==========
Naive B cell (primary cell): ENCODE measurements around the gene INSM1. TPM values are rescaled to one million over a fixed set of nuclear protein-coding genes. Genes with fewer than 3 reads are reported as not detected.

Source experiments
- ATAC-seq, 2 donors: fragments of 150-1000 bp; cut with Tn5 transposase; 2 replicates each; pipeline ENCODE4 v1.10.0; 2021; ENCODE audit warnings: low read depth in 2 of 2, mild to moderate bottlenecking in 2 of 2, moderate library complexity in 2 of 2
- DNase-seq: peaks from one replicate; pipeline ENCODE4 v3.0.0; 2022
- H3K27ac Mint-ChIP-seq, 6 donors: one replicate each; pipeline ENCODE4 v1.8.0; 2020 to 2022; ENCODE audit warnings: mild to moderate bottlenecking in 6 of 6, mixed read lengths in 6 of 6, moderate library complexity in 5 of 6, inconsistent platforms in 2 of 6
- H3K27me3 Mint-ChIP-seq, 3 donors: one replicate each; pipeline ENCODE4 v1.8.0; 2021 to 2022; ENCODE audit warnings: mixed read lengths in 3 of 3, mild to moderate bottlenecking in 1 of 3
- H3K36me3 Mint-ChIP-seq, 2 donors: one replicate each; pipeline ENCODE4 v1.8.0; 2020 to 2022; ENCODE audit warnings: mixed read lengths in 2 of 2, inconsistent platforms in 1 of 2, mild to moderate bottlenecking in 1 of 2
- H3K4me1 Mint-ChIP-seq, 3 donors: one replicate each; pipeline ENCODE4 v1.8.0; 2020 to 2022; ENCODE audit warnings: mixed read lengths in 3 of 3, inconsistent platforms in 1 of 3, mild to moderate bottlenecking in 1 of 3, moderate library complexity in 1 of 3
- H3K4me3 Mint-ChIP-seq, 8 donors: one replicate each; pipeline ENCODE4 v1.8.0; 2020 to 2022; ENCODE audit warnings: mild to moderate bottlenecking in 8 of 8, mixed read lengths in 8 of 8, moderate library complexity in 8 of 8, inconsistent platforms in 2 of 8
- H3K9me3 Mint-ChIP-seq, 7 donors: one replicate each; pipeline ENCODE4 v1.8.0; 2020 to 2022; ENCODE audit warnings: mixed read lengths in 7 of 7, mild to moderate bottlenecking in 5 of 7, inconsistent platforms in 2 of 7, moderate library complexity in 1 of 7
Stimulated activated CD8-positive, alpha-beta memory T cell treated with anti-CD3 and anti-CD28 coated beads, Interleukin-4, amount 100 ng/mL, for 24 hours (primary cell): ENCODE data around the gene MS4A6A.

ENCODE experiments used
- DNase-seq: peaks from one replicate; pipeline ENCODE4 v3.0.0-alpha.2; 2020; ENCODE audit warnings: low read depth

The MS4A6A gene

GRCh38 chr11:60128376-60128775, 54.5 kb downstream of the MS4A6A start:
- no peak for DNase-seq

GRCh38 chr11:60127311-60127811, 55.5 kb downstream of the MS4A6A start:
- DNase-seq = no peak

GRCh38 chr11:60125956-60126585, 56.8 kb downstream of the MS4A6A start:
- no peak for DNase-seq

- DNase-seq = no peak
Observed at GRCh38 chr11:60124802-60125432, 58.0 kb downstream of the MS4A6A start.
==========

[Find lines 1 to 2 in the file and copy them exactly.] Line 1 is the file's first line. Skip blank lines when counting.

Naive B cell (primary cell): ENCODE measurements around the gene INSM1. TPM values are rescaled to one million over a fixed set of nuclear protein-coding genes. Genes with fewer than 3 reads are reported as not detected.

Source experiments